2nd day (front centre in picture below)
Drain the water and rinse the wheat berries a few times until water runs clear. Place jar on an angle with the opening facing down so the remaining water can drain. Make sure the jar is not exposed to direct sunlight as it can get too hot for the sprouting grains.
Rinse once more in the evening and put back again to drain.
3rd day (front centre and right in picture below)
Rinse the now slightly sprouted grains and put jar back to keep them sprouting.
Once the wheat berries have developed small shoots and fine hairy roots it’s time to plant them.
Fill one of the trays evenly with organic compost soil, approx. 2cm high.
Carefully spread the sprouted wheat evenly over the whole soil-filled tray. Water the tray evenly with not more than 1 cup (250ml) filtered water. Cover the planted tray with the second one (upside down) and place in a warm (room temperature) spot out of direct sunlight.
5th or 6th day (back right in picture below)
The young plants have now probably grown strong muscles and lifted the lid. Take it off and place the tray with the young plants in a well ventilated and lit spot out of direct sun light.
Water evenly with approx. 0.5l filtered water.
6th or 7th day (back centre in picture below)
Water the young grass when the soil is getting dry.
When the greens are long enough and the roots have grown into a solid system, holding the soil together, you can carefully grab a fist full of greens close to the edge and lift the whole pad on one side. Now pour the water into the tray under the lifted roots. Do this equally all around the tray to make sure all plants get watered. Watering the grass this way keeps the space between the greens relatively dry which prevents mould from growing.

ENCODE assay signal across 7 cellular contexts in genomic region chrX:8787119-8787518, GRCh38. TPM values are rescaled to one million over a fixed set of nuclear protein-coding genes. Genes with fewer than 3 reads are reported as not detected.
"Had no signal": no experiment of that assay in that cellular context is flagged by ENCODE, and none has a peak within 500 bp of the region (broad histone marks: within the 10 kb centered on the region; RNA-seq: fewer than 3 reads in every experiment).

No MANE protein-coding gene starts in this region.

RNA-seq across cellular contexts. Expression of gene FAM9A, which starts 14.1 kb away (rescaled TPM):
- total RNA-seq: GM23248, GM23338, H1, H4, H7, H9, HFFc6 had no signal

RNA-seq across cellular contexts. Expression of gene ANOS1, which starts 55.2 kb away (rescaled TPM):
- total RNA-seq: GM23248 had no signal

The plants will now tolerate a few hours daily of direct sunlight to develop their dark green colour.
8th day (back left in picture below)
Once the greens have reached 10-15cm in heights you can start harvesting them. The optimum harvesting time is just before each individual plant brings out its second leave. At this stage the wheatgrass has its highest nutrient content. However, you can still use it afterwards.
To harvest the grass, use a sharp 20cm long chef’s knife. Starting at the outer edge of the tray, grab a fistful of greens and cut them about 1cm above the soil, avoiding any mouldy spots. Depending on the heights of the grass and its moisture content, a quarter tray of grass yields approx. 40ml of wheatgrass juice.
Put the greens in your hand directly into your wheatgrass or Greenstar juicer.
Should you not own such a juicer, you can cut the harvested greens in approx. 0.5cm long pieces and put them into a blender. Add 0.5l filtered water and blend at highest speed until the greens are completely dissolved. Now pour the blender content through a cotton cloth into a bowl or jar. Squeeze out all the juice by tightly squeezing the cotton cloth.
Wheatgrass juice is best consumed fresh as the delicate active ingredients oxidise very easily.